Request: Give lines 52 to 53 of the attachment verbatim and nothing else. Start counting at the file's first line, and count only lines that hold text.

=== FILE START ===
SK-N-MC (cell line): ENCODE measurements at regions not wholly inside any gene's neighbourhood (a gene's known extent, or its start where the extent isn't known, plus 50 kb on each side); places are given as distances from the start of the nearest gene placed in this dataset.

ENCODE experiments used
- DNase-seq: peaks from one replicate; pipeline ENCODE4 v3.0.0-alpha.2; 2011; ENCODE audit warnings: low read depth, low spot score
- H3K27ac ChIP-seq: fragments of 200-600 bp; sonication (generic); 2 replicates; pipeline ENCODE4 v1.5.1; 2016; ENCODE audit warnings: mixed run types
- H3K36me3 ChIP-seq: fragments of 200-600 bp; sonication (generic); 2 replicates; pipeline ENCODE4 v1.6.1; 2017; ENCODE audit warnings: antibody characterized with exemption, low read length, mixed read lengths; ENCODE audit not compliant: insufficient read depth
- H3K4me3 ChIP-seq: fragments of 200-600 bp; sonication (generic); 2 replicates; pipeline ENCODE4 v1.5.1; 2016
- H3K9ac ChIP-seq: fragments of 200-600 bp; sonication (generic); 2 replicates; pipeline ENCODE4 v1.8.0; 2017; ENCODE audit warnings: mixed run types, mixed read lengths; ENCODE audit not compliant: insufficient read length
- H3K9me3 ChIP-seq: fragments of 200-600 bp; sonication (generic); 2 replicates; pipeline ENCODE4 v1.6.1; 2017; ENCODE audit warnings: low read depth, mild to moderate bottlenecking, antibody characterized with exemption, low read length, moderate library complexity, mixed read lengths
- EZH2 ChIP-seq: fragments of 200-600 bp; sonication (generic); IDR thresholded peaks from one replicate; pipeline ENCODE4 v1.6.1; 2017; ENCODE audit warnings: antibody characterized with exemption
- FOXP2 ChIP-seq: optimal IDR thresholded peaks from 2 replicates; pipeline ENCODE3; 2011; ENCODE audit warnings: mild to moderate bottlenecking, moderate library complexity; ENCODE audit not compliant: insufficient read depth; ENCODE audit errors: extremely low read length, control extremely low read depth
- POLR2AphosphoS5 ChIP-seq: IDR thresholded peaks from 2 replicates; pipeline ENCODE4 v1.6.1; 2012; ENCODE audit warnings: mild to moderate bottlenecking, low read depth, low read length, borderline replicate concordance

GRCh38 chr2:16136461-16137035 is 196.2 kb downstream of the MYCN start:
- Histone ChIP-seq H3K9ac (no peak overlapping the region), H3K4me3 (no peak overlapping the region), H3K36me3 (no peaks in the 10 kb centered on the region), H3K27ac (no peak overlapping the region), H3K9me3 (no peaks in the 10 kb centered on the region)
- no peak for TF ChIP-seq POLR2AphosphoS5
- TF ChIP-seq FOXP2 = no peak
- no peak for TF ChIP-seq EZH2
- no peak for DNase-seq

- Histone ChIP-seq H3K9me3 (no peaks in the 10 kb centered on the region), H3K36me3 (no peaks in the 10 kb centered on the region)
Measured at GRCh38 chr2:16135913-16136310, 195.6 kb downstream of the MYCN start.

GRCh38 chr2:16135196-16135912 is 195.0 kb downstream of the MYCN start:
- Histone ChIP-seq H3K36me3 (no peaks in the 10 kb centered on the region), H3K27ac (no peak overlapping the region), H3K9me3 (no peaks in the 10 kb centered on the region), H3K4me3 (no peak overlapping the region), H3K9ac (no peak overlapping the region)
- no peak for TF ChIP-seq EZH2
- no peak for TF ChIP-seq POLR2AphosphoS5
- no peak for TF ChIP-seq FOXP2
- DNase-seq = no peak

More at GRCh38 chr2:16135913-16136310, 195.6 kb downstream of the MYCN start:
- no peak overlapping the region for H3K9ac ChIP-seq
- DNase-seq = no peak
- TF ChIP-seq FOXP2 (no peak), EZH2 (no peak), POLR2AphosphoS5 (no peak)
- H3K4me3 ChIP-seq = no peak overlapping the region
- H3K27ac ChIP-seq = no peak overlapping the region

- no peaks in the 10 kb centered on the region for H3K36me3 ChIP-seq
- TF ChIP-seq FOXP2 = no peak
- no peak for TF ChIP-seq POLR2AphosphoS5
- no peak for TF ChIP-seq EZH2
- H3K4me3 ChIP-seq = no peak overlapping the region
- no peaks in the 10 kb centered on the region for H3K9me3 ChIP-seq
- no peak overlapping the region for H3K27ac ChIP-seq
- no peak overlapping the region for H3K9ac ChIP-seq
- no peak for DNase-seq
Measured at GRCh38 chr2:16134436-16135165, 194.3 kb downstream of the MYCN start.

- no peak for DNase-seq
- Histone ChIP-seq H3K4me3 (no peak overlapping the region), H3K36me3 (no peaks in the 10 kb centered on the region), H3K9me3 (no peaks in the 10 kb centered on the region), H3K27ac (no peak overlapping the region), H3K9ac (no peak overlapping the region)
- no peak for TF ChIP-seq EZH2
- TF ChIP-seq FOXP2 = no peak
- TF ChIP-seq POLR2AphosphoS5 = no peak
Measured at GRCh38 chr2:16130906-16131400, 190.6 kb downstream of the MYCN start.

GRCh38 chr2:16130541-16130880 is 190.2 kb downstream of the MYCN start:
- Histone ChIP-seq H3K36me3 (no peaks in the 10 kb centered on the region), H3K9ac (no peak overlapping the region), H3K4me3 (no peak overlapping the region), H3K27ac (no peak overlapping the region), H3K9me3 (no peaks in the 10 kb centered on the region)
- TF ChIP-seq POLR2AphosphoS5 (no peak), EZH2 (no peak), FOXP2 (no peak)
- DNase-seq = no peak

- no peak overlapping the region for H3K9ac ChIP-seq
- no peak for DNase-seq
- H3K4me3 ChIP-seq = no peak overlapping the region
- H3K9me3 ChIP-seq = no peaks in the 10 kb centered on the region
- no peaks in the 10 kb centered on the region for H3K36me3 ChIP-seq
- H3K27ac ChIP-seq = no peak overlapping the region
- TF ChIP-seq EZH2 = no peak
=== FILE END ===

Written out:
- no peak overlapping the region for H3K9ac ChIP-seq
- no peak for DNase-seq